‘Heartfelt’ new artwork celebrates industrial past at £20m Stonebridge Beck

Embrace launch: From left, Georgina Maud and Jonathan Maud, Rushbond, Rachel Reeves MP, Chris Knight, sculptor, and Tim Reeve, of developer Advent. Photo: Simon Dewhurst

A ‘heartfelt’ new artwork celebrating the industrial heritage and the importance of community has been unveiled at a new £20m housing development in Wortley.

Leeds West MP Rachel Reeves today officially cut the ribbon on ‘Embrace’, an artwork reflecting the past, present and future of Stonebridge Beck, off Stonebridge Lane.

Embrace is six-metres tall and is made out of a reclaimed historic pump wheel found in the original Stonebridge Mills building, framed by an enormous hand-crafted stainless-steel arch made by specialist steel and special metals fabricator, Steel Line, in Sheffield.  

The artwork celebrates the industrial heritage of 10-acre Stonebridge Beck – home to the Grade II listed Stonebridge Mills which was once a key part of the fabric of the textile industry in the city before it fell derelict. It marks a new chapter for the site as a growing residential community.

The artwork was launched at Stonebridge Beck today. Photo: Richard Gough

It has been created by Yorkshire-based metalwork sculptor Chris Knight, whose previous work includes the spectacular steel Cutting Edge sculpture outside Sheffield train station. 

Mr Knight said: “From the start, the Rushbond team and I knew we wanted to use some of the incredible pieces salvaged from the ruins of the mill to create something heartfelt and reflective for the people who live in the area.

“This includes those who have been part this community for generations and who may have very personal connections to the mill, as well as the new residents putting down roots here. The pump wheel is the perfect emblem of the industrial heritage of this place – recast for a new generation who can enjoy it as a work of art.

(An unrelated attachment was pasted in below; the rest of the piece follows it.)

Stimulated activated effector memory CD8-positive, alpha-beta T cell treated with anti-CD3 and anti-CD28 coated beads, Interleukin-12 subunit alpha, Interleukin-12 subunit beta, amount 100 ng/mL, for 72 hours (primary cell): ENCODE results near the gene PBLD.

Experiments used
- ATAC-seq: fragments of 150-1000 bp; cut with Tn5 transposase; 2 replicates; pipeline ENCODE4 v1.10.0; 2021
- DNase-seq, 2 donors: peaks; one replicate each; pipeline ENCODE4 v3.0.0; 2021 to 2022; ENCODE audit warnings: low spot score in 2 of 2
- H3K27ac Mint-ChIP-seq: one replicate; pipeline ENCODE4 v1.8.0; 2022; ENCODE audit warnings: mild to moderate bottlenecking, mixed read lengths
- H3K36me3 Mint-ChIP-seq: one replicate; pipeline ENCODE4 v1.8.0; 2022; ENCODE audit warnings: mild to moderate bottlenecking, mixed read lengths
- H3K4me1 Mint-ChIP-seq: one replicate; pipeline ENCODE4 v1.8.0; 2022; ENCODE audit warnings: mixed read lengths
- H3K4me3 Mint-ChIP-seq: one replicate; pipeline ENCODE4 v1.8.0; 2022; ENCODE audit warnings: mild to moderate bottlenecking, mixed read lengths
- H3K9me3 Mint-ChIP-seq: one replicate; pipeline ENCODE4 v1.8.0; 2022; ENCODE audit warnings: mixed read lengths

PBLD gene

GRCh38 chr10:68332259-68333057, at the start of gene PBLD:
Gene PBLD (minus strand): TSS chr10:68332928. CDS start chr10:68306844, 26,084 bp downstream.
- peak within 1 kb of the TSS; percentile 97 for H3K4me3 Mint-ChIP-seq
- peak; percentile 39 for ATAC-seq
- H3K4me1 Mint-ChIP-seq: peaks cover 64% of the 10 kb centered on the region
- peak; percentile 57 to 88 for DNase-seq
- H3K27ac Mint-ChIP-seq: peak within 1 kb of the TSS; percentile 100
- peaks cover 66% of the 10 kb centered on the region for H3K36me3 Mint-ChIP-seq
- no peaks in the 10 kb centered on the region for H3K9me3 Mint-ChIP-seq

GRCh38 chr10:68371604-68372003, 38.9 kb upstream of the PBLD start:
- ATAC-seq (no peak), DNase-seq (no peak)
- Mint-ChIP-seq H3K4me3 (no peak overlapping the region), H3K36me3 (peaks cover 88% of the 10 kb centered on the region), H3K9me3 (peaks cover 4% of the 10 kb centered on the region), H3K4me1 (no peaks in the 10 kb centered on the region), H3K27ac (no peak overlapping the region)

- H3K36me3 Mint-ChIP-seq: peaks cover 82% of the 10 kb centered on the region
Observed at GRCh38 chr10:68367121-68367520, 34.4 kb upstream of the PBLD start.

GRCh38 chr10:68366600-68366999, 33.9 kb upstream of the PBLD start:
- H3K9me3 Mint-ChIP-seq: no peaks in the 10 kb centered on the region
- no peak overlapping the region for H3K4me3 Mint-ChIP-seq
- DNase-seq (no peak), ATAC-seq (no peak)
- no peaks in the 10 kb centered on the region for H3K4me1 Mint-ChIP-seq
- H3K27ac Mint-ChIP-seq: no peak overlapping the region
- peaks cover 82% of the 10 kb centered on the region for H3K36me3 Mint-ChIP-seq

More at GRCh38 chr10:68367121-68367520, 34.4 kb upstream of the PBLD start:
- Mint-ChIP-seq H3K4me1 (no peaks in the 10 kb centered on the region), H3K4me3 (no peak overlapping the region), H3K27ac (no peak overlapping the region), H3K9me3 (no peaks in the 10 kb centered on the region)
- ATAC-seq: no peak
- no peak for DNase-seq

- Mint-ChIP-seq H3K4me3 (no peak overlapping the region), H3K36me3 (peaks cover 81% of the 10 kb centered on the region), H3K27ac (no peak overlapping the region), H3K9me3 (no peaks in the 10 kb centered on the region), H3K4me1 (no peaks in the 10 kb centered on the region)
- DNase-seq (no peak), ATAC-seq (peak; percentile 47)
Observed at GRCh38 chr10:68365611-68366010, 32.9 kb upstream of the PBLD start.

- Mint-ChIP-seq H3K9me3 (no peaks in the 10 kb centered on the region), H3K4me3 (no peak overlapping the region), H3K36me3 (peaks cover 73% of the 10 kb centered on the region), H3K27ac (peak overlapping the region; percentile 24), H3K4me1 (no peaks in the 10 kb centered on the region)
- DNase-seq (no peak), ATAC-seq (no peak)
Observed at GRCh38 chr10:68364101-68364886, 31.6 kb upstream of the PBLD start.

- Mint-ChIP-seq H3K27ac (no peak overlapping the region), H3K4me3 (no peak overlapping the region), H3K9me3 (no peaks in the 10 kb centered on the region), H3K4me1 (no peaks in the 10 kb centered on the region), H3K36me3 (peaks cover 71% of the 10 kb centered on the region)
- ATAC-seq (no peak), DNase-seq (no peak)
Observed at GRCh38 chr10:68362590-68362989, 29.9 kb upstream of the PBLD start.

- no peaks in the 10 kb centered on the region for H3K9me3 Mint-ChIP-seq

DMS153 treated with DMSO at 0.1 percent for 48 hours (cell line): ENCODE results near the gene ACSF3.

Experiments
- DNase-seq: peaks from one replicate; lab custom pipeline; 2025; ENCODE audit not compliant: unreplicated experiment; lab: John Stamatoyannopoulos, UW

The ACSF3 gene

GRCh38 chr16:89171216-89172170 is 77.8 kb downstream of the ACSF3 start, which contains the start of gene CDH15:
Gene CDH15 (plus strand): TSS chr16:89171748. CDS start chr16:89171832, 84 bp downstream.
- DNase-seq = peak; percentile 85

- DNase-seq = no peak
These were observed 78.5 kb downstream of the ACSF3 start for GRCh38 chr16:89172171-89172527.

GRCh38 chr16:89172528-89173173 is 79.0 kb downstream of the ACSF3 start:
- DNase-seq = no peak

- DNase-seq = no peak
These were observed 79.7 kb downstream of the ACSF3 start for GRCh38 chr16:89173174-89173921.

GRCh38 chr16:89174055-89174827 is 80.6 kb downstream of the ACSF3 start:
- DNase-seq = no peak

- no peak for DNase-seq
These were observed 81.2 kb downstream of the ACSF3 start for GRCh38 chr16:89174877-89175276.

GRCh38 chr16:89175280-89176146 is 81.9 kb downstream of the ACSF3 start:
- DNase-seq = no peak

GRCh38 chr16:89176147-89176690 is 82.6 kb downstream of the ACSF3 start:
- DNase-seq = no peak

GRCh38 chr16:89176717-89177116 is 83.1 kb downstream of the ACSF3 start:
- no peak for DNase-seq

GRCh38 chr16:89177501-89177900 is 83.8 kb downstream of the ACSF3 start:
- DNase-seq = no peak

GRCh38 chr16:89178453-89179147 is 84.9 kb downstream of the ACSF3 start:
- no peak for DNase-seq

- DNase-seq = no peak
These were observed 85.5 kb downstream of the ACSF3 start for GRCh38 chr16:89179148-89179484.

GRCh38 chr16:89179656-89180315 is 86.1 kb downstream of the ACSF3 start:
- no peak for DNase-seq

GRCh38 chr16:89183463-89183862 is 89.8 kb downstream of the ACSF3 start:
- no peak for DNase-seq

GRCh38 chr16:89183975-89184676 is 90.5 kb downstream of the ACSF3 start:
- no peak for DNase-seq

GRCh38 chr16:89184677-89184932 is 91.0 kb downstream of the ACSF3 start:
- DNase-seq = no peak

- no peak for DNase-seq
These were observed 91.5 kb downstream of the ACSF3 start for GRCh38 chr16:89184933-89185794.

“The stainless-steel arch offers a modern frame for the piece, and combined the elements embrace the past and future of Stonebridge Beck.”

Artist Chris Knight speaks in front of Embrace at Stonebridge Beck. Photo: John Baron

Speaking at the celebration event, Rachel Reeves MP said: “We desperately need new homes across the country, and here in Leeds. My postbag is full of people who are not able to get onto the property ladder or who live in sub-standard housing.

“Across my constituency, we see the history of our region and our city’s industrial heritage at sites like Stonebridge Mill.

“For too long, many of these locations have remained derelict and dilapidated, and it is so refreshing to see the culmination of all the hard work that has been put in on this site. Not only does the development sensitively incorporate the site’s heritage, but also provides good, high-quality homes for its residents.”

A view of Embrace at the entrance of Stonebridge Beck. Photo: John Baron

Jonathan Maud, of Rushbond plc, spoke about the value of the Farnley and Wortley community and of the historic site, which he says ‘tries to reflect the echoes of the past’.

Members of Wortley Local History Group were also present at the launch event.

The housing development consists of 112 homes, including 30 reformed from the existing mill buildings on the site. Developers are hoping to finish in late summer.

Stonebridge Mills, which dates back to the early 1800s when the water-powered woollen mill, was a focal point of the local community and it continued to be in industrial use for around 150 years before falling into disrepair.

Many architectural features of the original buildings including the old wagon boiler, the oversized cobbles from the original entrance and the mill pond, a crucial part of the wool finishing process, have all been carefully incorporated into the new residential community. 

Embrace  was commissioned by Leeds-based property investor Rushbond, which specialises in repurposing heritage buildings.


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